The West Salem co-op girls gymnastics team is intent on proving that nothing can stop it this season.

With 11 gymnasts — a combination of competitors from West Salem, Aquinas and Bangor high schools — battling through what has been a constant presence of challenging injuries, the team is determined to earn another berth at the WIAA state meet in Wisconsin Rapids, Wis.

The team turned in a fourth-place finish in the Division 2 state meet a year ago, posting a score of 138.0167 after turning in an undefeated regular season. This year, coach Carrie O’Hearn said the team’s goal is to make a return trip to the state meet, then improve on last year’s finish.

“We’re hosting sectionals for the first time ever in West Salem, so that may give them a little advantage being on home equipment with the home crowd,” O’Hearn said. “I just hope they have fun, and I’m praying for a healthy season.

“If we do have more injuries throughout the season, that will be what holds us back, not the talent, not the motivation, and not the drive. It would be the injuries.”

With two gymnasts competing in limited events due to injury, West Salem used its depth to win the nine-team Baraboo Invitational last week with an impressive 135.775 mark. Freshman Sydney Hammes was third in the all-around (34.3) after finishing second on the floor exercise (9.325) and fifth on vault (8.4).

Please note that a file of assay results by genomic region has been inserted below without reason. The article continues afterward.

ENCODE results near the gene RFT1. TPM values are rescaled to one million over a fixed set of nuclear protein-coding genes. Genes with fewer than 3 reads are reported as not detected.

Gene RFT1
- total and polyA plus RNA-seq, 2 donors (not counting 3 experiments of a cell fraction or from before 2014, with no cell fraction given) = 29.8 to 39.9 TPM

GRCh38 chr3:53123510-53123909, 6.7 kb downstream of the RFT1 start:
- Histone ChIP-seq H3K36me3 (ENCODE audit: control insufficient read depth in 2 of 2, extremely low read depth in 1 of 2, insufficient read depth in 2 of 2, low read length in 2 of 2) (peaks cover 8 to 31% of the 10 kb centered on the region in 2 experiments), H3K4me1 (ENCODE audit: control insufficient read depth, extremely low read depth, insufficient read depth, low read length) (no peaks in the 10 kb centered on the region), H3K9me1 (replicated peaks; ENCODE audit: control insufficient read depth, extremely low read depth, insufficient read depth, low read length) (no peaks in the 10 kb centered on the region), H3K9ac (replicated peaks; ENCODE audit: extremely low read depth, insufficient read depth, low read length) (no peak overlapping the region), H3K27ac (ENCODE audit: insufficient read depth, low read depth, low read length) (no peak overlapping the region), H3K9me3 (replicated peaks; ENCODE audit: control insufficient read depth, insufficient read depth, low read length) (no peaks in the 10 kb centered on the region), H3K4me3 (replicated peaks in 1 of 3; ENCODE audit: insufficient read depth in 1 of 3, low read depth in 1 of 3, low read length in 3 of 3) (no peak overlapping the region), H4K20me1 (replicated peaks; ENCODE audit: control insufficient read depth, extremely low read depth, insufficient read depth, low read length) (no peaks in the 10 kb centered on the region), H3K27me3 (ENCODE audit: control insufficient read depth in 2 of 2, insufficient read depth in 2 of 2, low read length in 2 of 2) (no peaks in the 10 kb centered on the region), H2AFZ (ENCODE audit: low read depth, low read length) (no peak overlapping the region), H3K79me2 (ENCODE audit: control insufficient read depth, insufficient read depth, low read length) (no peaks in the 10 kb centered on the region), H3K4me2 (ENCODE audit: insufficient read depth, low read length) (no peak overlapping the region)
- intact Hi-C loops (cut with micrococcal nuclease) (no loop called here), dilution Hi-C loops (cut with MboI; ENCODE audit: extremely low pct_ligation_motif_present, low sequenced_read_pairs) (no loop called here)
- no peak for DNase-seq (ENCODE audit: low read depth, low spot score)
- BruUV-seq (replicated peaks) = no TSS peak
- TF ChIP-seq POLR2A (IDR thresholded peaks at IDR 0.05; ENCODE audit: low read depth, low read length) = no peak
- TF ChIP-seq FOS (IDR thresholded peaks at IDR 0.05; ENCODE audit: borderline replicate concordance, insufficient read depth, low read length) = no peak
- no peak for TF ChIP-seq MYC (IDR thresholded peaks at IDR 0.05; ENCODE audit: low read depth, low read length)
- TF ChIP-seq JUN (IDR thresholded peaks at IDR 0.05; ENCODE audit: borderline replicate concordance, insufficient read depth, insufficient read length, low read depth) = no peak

“She’s (Hammes) competed with the seniors for years at the YMCA,” O’Hearn said. “The upperclassmen are kind of taking Sydney under their wing and encouraged her and she fits right in.”

Senior Ellie Tschumper, one of the team’s top gymnasts, has battled injuries and is again wearing a knee brace after dislocating it at the first meet of the season. During a difficult beam dismount, Tschumper missed a step and landed on her side, dislocating her knee at the Holmen quadrangular.

Even though she was performing with an injured knee two days later at the Baraboo Invitational, Tschumper decided to keep her difficult bar routine rather than toning it down as a precautionary.

“When I dislocated my knee at the meet, I knew there was something about it that it wouldn’t be as bad as when I did it before,” said Tschumper, who was a state runner-up on the bars last year with a 9.167. “When it came to (the Baraboo Invitational), it wasn’t hurting as bad, and I was going to do a watered-down routine.

“But I had the urge to do my full routine. I knew I had to put all of my effort into it even though there was a bigger chance to get hurt.”

Tschumper’s decision turned out to be a good one, as her performance earned a 9.45 to break her previous school record of 9.35.

Tschumper’s record performance came as no surprise to O’Hearn.

“I gave her the option to do her old bar routine without the bigger skills,” O’Hearn said. “I knew right then and there that was the competitor in her. She’s going to do what it takes and not hold back. She’ll do whatever it takes.”